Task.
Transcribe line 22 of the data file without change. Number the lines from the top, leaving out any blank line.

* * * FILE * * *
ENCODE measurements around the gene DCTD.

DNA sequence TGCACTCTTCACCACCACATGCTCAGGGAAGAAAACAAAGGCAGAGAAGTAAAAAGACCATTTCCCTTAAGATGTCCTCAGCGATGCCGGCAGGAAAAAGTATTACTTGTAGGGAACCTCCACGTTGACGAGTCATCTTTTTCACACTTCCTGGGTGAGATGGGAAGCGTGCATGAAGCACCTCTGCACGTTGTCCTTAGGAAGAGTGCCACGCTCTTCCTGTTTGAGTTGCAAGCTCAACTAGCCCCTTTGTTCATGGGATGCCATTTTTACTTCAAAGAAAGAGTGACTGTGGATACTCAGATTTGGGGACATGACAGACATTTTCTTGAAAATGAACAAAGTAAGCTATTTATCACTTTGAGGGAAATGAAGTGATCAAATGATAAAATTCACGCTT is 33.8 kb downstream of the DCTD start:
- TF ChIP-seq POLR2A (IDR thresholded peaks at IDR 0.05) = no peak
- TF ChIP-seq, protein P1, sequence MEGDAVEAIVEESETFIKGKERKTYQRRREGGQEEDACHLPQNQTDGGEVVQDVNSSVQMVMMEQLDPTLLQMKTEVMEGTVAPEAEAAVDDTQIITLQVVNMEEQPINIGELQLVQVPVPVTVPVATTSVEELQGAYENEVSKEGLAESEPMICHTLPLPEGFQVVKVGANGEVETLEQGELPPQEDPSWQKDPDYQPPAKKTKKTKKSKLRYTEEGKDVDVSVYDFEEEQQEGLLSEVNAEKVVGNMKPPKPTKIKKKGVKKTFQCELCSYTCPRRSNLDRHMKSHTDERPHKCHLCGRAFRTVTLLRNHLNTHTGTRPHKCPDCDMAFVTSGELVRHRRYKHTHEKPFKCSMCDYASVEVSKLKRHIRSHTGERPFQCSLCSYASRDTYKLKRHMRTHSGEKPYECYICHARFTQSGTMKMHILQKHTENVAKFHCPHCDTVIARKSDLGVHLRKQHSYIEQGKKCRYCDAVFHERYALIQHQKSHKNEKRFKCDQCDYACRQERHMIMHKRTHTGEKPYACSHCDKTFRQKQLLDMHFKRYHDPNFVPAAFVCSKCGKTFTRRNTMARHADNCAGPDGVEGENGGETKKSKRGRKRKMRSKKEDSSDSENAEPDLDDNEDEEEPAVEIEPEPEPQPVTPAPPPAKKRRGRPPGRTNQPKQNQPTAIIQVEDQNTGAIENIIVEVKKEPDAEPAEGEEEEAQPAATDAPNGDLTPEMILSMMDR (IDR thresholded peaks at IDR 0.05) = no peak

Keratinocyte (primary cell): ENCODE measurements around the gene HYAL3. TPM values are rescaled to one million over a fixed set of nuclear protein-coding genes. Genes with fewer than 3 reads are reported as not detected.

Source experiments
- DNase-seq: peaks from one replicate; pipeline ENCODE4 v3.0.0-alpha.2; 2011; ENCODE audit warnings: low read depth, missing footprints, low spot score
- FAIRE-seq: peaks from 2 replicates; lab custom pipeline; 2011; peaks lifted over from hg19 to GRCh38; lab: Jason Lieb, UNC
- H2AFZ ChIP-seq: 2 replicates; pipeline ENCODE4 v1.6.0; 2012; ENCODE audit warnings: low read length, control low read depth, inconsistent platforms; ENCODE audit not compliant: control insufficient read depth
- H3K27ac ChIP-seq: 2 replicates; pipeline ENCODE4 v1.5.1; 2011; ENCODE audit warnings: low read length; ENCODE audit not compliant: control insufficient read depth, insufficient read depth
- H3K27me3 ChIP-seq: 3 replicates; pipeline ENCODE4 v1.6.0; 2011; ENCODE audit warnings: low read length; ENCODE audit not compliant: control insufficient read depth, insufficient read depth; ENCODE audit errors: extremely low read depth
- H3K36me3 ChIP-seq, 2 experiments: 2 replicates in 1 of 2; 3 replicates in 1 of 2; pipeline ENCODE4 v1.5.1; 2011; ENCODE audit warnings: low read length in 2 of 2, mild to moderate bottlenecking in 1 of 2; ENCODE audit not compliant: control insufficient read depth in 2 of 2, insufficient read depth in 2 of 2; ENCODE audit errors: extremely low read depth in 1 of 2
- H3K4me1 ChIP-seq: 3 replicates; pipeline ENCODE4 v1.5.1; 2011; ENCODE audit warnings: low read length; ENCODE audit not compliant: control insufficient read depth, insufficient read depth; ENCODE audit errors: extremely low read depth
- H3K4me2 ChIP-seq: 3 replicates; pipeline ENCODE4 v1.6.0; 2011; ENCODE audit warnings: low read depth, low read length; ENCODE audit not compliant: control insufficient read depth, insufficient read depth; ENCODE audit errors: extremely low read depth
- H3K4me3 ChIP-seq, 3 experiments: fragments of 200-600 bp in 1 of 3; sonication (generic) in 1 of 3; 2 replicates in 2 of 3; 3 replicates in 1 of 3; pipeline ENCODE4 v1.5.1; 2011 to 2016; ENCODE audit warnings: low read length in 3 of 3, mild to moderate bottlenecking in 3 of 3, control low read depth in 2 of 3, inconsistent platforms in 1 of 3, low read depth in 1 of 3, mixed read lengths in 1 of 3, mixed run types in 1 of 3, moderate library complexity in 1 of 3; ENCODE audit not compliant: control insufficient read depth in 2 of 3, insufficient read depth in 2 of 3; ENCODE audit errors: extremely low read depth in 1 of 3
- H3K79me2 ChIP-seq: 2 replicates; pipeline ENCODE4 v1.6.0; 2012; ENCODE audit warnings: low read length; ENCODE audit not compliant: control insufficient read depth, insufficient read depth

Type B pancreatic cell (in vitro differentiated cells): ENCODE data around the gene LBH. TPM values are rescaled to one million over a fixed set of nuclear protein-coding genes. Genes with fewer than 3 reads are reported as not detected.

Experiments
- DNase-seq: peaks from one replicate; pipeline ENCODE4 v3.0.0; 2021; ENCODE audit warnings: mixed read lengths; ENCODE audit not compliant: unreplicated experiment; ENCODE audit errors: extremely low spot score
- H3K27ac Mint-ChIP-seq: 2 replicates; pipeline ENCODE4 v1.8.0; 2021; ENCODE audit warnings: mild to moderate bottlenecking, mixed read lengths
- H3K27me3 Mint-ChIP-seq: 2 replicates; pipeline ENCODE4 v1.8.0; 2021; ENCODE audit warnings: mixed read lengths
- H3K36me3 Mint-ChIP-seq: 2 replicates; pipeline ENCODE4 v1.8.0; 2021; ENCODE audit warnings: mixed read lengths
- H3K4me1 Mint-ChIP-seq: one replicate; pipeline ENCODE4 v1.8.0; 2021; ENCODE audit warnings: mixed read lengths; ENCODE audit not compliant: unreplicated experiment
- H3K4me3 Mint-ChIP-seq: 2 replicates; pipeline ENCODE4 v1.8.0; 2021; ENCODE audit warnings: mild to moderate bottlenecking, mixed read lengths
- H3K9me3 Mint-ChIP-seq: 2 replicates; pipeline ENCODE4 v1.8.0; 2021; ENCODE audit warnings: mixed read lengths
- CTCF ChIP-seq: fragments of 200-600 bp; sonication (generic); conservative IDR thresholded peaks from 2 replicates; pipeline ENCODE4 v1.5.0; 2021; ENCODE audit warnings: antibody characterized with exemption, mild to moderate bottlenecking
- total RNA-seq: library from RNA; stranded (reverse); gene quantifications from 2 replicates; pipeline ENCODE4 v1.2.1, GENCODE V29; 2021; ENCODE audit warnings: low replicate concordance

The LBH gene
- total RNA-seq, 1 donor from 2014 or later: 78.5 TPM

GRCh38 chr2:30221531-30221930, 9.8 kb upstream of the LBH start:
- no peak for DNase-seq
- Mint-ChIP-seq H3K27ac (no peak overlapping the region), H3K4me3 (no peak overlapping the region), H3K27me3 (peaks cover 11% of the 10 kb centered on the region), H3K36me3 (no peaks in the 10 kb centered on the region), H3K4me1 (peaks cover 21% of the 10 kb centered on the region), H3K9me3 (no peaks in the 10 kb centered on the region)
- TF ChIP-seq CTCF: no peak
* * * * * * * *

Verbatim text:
- H3K36me3 Mint-ChIP-seq: 2 replicates; pipeline ENCODE4 v1.8.0; 2021; ENCODE audit warnings: mixed read lengths